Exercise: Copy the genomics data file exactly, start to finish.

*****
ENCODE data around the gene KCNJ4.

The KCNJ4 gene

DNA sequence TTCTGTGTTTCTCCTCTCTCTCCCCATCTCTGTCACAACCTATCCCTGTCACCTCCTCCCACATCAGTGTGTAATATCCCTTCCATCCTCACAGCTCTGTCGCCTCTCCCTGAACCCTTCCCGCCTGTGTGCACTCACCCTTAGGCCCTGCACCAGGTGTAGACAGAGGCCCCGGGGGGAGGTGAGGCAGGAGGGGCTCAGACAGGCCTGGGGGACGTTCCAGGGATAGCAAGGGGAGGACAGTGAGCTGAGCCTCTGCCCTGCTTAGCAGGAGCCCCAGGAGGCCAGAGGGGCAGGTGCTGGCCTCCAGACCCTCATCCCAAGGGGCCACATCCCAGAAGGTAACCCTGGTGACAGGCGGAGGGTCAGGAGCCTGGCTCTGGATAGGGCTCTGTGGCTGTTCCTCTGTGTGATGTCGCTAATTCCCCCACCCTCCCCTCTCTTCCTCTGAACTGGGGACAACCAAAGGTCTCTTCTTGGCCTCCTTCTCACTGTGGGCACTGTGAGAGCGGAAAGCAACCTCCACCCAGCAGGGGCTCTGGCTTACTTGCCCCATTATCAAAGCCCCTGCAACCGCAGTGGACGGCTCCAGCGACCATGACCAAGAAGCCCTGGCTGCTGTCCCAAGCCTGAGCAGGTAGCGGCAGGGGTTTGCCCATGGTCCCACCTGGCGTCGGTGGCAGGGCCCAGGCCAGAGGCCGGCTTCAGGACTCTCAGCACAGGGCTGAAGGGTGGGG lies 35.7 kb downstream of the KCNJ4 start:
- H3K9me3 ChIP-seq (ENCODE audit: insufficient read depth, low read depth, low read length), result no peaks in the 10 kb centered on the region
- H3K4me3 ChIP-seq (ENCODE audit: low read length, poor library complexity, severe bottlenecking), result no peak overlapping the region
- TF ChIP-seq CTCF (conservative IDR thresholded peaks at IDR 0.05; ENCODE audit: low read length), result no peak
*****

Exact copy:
ENCODE data around the gene KCNJ4.

The KCNJ4 gene

DNA sequence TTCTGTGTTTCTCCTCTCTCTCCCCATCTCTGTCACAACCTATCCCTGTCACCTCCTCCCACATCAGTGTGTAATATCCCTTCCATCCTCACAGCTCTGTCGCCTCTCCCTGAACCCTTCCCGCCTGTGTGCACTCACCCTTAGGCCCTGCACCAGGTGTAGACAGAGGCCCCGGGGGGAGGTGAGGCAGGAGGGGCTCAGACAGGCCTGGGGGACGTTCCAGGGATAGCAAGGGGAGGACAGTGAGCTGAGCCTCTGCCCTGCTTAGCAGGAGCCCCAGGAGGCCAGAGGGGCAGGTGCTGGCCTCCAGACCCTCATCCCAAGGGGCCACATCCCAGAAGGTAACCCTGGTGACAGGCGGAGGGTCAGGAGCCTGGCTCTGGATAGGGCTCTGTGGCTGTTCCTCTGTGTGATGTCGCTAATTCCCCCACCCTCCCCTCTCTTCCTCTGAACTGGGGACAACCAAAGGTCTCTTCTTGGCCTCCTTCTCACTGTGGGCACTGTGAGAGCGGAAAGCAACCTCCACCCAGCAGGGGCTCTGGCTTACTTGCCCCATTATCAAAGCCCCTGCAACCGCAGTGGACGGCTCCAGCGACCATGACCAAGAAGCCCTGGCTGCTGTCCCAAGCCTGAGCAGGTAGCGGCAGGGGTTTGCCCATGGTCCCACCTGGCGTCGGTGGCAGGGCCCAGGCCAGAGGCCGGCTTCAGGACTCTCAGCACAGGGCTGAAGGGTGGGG lies 35.7 kb downstream of the KCNJ4 start:
- H3K9me3 ChIP-seq (ENCODE audit: insufficient read depth, low read depth, low read length), result no peaks in the 10 kb centered on the region
- H3K4me3 ChIP-seq (ENCODE audit: low read length, poor library complexity, severe bottlenecking), result no peak overlapping the region
- TF ChIP-seq CTCF (conservative IDR thresholded peaks at IDR 0.05; ENCODE audit: low read length), result no peak